>>and re-done so our children can
>>have a fighting chance in the
>>now global economy.

I agree. Our children will be unable to compete in the global economy given the current state of education in this country. You think OUTSOURCING is in check? Think again. We are compromising both our nation and our children their future. It's as if we are being set up for failure.

Anonymous said...

What message does it send to our children -- and I am talking Pre-K through college -- when a person can be a liar and a thief as brazen as Lewis and his cronies, yet completely escape any punishment? This simply cannot be allowed to stand!

Anonymous said...

And what about Ron Ramsey? The entire DeKalb delegation must know that he is a full-time employee of DCSS, double-dipping for 40 days a year and lying by omission on his Georgia General Assembly bio. Yet, not one of them -- not even one -- has had the moral courage to call him out on his theft from DeKalb taxpayers and students and to demand his resignation from both jobs.

That tells me 2 things:
(1) They each are doing something similar or have something in their background to hide.

(2) The entire DeKalb delegation must be replaced as they come up for re-election.

It is time for all of us to STOP tolerating dishonesty and moral cowardice.

Anonymous said...

@ Anonymous 5:00 PM

Check out Kathy Cox's clever selection of words, "We will lead the nation in improving student achievement." It will be very hard to prove or disprove. For one thing, Georgia students do not take nationally-normed tests. The only thing that comes close is NAEP (National Assessment of Educational Progress).

It will take some fierce number-crunching of NAEP to see if Georgia students actually lead in "improving" student achievement. Note this is not the same thing as leading in student achievement -- just in "improving".

And where has Kathy Cox been while headline-grabbing news about DCSS and Crawford Lewis and his worthless minions has been everywhere you turn? No help from her. Not even passing interest.

We cannot forget that she abandoned the taxpayers and voters who helped put her into office. Kathy Cox has got to go!

Ella Smith said...

First of all the cuts are hitting hard in the schoolhouse. The moral of teachers in the state is the pits.

The mobbing of teachers over 40 with large salaries is also going on to lower the cost of the budget I hear in different locations in the state. This appears to be away to dicriminate against older individuals who have moved too far up the pay scale due to years of experience. I have been shocked by what I have observed and heard about in my educational classes the last few months. Teachers in Fulton are scared for the first time. Many teachers have been teaching for years and are fearful they might not have jobs next year.

Cuts need to be made but to have 40 students in our classroom next year is not ok. We have already been told this will happen at my school. They have a waiver. This is going to be everywhere in the state.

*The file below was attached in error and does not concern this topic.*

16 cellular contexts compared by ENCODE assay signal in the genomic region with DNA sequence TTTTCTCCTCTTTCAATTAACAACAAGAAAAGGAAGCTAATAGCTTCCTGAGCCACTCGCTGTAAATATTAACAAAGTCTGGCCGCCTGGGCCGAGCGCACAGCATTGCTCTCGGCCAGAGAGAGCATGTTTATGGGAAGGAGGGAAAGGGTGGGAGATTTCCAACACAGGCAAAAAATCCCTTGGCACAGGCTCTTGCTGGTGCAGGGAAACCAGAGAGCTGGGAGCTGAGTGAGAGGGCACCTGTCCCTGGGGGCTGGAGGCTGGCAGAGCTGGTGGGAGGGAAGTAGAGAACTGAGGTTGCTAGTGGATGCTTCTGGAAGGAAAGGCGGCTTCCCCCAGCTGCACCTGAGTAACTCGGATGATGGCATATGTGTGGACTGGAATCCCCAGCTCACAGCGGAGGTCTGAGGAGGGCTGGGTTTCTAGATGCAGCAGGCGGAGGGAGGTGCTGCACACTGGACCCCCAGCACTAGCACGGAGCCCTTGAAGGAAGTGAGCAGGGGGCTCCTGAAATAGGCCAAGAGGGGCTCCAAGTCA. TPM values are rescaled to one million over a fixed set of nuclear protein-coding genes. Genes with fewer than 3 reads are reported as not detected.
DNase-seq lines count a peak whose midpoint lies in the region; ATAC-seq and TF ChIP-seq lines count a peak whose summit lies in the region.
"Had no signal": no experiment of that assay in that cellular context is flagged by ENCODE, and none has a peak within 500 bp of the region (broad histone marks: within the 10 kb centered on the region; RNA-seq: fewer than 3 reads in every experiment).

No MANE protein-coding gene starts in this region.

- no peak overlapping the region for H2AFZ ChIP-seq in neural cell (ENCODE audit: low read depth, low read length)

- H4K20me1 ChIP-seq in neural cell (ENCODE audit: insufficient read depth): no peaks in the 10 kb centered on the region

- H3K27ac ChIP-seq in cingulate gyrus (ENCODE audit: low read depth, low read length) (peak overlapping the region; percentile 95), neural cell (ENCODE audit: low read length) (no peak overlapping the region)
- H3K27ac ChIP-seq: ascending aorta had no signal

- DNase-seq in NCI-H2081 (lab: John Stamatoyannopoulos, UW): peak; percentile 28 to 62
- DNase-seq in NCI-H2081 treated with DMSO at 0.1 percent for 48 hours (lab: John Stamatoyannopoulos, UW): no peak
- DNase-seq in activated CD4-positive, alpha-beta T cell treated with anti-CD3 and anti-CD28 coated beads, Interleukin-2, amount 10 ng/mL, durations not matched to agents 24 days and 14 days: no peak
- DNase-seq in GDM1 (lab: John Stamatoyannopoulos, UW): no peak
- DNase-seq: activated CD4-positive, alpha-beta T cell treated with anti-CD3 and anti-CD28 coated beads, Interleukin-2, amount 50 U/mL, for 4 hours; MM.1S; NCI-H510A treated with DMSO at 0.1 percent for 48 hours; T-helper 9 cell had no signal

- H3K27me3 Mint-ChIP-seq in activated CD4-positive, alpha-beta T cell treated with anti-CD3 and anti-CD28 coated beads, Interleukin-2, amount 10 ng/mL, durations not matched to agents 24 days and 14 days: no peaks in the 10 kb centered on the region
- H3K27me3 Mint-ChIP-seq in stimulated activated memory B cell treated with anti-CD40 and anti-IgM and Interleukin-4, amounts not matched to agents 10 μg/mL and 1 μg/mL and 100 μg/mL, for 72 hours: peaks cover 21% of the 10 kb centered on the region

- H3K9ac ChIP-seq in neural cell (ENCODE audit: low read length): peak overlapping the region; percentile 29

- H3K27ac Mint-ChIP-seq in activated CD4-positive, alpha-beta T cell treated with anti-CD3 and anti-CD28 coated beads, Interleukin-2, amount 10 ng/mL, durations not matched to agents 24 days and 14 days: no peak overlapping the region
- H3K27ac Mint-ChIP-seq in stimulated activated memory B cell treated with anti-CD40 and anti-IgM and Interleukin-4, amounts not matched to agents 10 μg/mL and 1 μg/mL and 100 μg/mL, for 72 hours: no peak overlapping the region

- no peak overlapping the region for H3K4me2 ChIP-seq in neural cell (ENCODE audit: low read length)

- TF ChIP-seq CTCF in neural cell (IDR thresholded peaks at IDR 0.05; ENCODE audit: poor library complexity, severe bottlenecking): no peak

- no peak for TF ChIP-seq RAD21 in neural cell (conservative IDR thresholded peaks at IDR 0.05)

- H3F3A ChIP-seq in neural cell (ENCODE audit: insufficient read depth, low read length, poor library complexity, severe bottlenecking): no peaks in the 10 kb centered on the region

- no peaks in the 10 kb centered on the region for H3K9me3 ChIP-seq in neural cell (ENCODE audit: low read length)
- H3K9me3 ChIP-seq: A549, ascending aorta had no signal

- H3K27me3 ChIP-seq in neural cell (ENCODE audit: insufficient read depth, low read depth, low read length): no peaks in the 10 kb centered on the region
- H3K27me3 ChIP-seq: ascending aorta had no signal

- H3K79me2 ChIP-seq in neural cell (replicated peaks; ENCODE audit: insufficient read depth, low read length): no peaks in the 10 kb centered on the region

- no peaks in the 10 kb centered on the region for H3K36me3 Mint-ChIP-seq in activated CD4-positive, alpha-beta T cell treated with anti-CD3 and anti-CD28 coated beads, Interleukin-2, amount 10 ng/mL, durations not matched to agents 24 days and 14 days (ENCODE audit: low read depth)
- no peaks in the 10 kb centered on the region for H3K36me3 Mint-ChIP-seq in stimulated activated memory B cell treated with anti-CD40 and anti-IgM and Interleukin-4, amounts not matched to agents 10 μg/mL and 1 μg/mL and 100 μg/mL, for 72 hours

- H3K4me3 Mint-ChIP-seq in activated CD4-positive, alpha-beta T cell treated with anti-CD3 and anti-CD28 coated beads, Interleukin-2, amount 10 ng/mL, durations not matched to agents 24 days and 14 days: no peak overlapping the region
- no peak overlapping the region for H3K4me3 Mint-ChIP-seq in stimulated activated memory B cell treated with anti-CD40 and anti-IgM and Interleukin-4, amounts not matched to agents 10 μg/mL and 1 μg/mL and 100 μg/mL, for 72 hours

Cerebration said...

That's terrible, Ella. This is really a bad situation. If your child is one who needs focused attention to learn, I would urge you to consider homeschooling if possible, rather than participating in large classrooms.

On another - very important note. Anon, 8:49 AM - you make a great point. Really - what would be the point of raising our taxes, when so much of the new revenue would simply go to other counties for "equalization"... I will be going to some rural counties later this month and I plan to take some photos of the gorgeous schools out there - schools in other ("poor") counties - subsidized by our county's tax dollars!!!

Cerebration said...

He won't be charged with any wrongdoing. Any attempt to build a case against him and his cronies will be dropped.

I don't know - maybe some of you lawyers can weigh in - but I don't think it's up to the board to file charges. These are crimes against the state (or U.S.) - to be filed by the "people" if there's a case.

Anonymous said...

We wonder why the students don't understand that it's wrong to tell the truth and to be honest no matter what the circumstances.

I am beating my head against the wall with my students right now from the untruths or mistruths that they tell and do not see anything wrong with these mis-tellings.

I see our children being set up for a life time of government guardianship. I have read the national standards being proposed and I do not feel that they offer the rigor our children will need to compete with people from around the world when they are my age. The standards strip the love of learning out of education as teachers have to focus on teaching to the standards instead of reaching beyond the standards.

When my AP or Principal give me a due date for work to be done, that is when the work is expected to be turned in, not 3 days later, an hour later, or having to ask for several times before it's actually done. This is what employers want in the people that they hire, yet teachers are required to nag children to get their work in and aren't able to give a child a zero unless our principal okays it.

It feels like we're striving for mediocrity. I don't want my child to be mediocre or think that being so is okay. I want him to strive to do his/her best each and every time, as I do each day that I am blessed to get out of bed and take on the day.